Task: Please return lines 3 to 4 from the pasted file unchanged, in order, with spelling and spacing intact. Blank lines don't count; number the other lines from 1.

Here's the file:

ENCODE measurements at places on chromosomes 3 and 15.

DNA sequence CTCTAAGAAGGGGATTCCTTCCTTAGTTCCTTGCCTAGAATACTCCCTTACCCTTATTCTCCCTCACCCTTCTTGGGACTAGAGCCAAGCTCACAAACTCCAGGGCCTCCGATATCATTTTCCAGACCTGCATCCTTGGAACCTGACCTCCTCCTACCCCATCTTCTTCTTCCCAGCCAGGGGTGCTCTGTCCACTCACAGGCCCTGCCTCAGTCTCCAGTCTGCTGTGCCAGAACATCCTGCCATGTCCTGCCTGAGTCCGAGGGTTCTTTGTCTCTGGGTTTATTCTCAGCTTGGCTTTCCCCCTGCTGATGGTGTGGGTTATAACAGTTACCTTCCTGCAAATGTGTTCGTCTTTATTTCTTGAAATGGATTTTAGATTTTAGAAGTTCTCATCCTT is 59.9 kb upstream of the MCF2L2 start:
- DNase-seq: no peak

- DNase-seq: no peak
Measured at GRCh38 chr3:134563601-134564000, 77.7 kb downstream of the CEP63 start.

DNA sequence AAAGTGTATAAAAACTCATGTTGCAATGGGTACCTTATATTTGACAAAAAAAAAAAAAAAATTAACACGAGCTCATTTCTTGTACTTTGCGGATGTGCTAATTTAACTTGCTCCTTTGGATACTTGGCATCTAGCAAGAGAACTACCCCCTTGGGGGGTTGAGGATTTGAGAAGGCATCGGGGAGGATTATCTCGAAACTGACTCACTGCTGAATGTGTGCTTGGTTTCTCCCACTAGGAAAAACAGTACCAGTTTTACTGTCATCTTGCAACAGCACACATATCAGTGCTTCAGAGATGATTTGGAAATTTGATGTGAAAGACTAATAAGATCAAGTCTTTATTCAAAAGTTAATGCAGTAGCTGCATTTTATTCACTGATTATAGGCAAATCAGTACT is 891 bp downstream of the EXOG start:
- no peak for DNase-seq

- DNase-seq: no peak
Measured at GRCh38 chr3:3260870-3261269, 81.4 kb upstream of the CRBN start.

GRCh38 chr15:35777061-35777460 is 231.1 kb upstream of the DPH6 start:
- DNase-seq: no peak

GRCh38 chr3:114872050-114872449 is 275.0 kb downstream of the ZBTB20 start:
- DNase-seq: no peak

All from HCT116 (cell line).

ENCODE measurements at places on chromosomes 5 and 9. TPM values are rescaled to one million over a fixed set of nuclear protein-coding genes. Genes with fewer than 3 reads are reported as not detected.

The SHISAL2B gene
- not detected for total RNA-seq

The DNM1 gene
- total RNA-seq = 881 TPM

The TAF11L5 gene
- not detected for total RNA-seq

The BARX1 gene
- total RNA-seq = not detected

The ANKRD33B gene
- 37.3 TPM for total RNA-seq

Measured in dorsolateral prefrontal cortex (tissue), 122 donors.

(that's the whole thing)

- DNase-seq: no peak

- DNase-seq: no peak